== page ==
That’s because the city state’s companies tend to be more mature. Therefore, they grow revenue at a slower rate than high-growth companies (which are most often seen in the technology sector).
However, that doesn’t mean Singapore is completely devoid of growth options for investors. Some growth-oriented stocks have recently been listing on the Singapore Stock Exchange (SGX).
Here’s one company that listed on the SGX last year that is catching investors’ attention after it posted an impressive revenue increase of over 50% year-on-year in 2020.
Building future tech
That company is Nanofilm Technologies International Ltd (SGX: MZH), an advanced materials and nanotechnology products specialist that counts the consumer electronics, communications and auto industries as clients.
Nanofilm has production facilities in Singapore, as well as China, Japan and Vietnam. The company actually has its origins in academia, having being founded in 1999 as a tech spin-off from Nanyang Technological University (NTU).
Nanofilm has three main divisions; Advanced Materials, Nano Fabrication and Industrial Equipment. For example, much of its proprietary know-how is utilised in products such as optical sensors for cars, solar panels, and tablet computers.
These are all exciting, long-term industries with large total addressable markets (TAMs) relative to Nanofilm’s current revenues.
On a revenue and profit basis, its Advanced Materials division is by far the largest, having contributed nearly 83% of overall revenue in 2020.
Sticking with its first earnings release as a public company, Nanofilm expanded revenue in 2020 by 53% year-on-year to S$218 million.
Starting off strong
After having gone public in October of 2020 at a price of S$2.59 per share, Nanofilm shares are now trading at around S$4.63 a pop – up more than 75% from its listing price.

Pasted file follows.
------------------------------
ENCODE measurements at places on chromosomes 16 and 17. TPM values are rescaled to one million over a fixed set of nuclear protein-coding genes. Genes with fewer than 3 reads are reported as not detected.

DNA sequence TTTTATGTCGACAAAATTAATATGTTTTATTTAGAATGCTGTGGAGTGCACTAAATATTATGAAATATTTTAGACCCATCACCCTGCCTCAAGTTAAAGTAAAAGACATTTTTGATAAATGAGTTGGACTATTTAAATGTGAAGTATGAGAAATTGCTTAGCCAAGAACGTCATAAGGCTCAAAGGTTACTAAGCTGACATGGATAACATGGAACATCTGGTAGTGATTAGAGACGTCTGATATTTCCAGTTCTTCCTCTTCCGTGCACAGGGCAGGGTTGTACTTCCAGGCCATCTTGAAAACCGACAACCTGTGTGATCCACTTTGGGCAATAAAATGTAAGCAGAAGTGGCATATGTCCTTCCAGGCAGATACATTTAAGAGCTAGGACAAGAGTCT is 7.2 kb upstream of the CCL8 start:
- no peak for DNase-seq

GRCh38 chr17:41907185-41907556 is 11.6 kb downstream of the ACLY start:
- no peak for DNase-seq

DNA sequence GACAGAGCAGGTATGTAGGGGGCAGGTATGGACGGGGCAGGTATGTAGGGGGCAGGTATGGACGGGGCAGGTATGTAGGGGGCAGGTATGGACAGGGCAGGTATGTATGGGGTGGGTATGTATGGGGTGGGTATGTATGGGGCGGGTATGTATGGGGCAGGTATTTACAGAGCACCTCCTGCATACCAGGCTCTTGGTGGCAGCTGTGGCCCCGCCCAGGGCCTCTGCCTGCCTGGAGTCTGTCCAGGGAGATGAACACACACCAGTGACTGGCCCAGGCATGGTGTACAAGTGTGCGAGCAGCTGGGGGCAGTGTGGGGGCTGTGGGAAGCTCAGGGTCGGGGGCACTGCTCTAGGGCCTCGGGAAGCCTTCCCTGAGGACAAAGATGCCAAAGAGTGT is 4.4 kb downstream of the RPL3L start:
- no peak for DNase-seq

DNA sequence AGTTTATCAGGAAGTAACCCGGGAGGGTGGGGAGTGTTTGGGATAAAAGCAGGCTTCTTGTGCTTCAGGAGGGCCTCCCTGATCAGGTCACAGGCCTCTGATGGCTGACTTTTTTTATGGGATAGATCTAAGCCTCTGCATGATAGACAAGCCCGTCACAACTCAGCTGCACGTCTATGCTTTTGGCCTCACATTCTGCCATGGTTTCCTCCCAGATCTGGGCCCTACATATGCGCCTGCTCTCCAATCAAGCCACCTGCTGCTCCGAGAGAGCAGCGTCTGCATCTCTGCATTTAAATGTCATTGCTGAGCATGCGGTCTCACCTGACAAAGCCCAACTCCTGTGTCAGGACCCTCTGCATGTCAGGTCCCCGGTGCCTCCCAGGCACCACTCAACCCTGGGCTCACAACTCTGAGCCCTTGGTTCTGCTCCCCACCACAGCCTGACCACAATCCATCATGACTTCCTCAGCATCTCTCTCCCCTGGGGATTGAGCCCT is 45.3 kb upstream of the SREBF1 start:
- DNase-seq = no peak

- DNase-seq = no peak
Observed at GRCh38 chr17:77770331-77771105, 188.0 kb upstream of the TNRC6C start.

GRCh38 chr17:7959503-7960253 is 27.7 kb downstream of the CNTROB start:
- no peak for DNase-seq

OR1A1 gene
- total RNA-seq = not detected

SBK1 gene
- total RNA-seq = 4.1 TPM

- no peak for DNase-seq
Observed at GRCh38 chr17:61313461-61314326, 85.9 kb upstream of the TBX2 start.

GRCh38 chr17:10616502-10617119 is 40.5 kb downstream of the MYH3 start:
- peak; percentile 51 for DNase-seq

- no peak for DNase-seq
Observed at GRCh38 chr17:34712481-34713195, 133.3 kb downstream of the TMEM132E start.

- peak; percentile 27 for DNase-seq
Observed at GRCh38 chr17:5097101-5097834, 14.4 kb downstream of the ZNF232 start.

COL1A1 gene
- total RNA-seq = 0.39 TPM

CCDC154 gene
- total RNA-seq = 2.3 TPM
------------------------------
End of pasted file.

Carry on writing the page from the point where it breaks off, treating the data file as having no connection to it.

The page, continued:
Its earnings results were impressive given the lack of innovative, fast-growing companies that are available to investors on Singapore’s stock market.
Although its Industrial Equipment division saw revenue fall slightly, this was more than made up for by its other two business units.
This was driven by increased adjusted EBITDA and margins, or in other words its profit as well as profit margins (see below).
Nanofilm isn’t standing still, either. The company is investing heavily in future growth opportunities, as it raised it spent S$79 million on capital expenditure in 2020 – up nearly 70% from 2019’s figure.
With a solid net cash position of S$185 million and positive operating cash flow of S$97 million, Nanofilm seeks to tap opportunities in an advanced materials market that’s estimated to be worth US$24.3 billion by 2023.
One thing to be aware of, though, is customer concentration risk. In its IPO prospectus, Nanofilm revealed that its largest end customer accounted for 56.5% of its revenue in 2019.
Although this percentage may have fallen in 2020, it’s one area to monitor for Nanofilm in future.
Overall, the company is one example of an exciting, fast-growing stock in Singapore’s market and I think it’s definitely worth looking into if long-term investors want growth exposure in the local stock market.
Disclaimer: ProsperUs Head of Content Tim Phillips doesn’t own shares of any companies mentioned.
Tim, based in Singapore but from Hong Kong, caught the investing bug as a teenager and is a passionate advocate of responsible long-term investing as a great way to build wealth.
He has worked in various content roles at Schroders and the Motley Fool, with a focus on Asian stocks, but believes in buying great businesses – wherever they may be. He is also a certified SGX Academy Trainer.
In his spare time, Tim enjoys running after his two young sons, playing football and practicing yoga.